To fix or not to fix? How corruptors decide to fix football matches

Document Type


Publication Date


Subject: LCSH

Football--Betting, Gambling and crime, Corruption investigation


This paper examines the decisions of the internal corruptors in fixing football games. The methodology is a mixture of interviews, database analysis and examination of a specific series of taped phone calls of a corrupt Russian football official. It finds that generally, this type of match-fixing occurs only after a specific point in the season. There are five implicit questions that corruptors must answer: is the game important enough to fix? Is it morally ethical? Can my team win honestly? Can I afford to fix the game? If I am caught is there a high risk of sanctions? The second section of the paper examines the question of who to bribe? The data indicate that out of the three possible options – referees, players and team officials – the best chance of delivering a successful fix are the team officials. The final section is an examination of the use trust, favour banks and guarantors among the team officials who are willing to sell matches.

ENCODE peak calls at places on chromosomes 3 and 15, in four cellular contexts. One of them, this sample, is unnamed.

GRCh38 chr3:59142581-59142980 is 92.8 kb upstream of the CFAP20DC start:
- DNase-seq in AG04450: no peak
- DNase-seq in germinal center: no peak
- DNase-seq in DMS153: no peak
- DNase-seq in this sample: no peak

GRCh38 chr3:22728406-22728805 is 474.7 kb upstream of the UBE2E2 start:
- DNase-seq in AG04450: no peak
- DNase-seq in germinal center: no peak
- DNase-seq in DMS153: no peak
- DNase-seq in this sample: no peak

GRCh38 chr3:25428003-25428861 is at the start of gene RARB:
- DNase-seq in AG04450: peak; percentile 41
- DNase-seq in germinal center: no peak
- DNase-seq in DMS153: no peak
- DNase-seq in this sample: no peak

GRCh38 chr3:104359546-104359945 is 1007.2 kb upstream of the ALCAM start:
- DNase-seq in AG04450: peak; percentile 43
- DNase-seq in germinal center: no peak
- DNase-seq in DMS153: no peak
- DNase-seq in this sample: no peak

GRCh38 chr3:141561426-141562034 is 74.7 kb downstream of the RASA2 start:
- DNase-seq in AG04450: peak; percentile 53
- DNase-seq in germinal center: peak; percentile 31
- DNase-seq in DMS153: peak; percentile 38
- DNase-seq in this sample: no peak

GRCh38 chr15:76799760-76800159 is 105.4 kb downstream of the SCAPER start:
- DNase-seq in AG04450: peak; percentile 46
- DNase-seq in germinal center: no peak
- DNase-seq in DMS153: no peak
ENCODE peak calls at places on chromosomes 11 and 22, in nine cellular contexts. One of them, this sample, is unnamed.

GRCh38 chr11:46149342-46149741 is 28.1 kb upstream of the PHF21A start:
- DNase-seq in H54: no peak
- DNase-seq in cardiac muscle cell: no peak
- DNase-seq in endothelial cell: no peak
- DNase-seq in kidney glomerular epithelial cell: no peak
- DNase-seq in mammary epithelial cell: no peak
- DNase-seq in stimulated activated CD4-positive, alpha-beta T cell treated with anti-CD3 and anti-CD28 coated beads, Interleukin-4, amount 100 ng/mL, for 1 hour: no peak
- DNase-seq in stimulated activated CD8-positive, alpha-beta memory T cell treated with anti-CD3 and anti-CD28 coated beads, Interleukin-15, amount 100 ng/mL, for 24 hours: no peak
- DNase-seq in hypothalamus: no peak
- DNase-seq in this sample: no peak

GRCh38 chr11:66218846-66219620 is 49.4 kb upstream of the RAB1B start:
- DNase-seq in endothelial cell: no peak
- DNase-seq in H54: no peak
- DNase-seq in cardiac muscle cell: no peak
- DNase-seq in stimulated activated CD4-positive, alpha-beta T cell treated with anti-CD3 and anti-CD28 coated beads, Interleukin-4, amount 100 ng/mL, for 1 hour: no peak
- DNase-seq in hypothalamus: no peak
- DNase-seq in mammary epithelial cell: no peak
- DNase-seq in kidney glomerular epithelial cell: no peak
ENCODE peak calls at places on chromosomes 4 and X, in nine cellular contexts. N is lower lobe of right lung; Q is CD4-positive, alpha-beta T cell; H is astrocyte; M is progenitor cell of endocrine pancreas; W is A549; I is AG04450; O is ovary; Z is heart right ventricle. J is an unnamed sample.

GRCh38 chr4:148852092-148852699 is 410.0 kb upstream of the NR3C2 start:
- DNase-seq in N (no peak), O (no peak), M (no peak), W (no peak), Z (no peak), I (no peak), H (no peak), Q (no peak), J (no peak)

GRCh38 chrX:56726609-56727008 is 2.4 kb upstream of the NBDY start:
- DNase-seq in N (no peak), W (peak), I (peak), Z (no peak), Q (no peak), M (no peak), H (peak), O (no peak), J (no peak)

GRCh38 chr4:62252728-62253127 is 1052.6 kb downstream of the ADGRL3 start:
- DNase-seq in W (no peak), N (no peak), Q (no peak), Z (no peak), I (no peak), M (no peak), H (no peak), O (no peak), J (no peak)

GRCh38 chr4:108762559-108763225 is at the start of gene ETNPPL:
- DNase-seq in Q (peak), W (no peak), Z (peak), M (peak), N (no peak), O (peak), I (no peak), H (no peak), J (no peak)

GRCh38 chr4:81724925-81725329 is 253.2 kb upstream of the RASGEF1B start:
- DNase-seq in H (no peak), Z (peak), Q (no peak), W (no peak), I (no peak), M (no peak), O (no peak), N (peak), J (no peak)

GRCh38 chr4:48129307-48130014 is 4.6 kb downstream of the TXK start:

This article was originally published in the journal, "Global Crime," volume 10, issue 3, 2009.

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Publisher Citation

Declan Hill (2009) To fix or not to fix? How corruptors decide to fix football matches, Global Crime, 10:3, 157-177, DOI: 10.1080/17440570802543524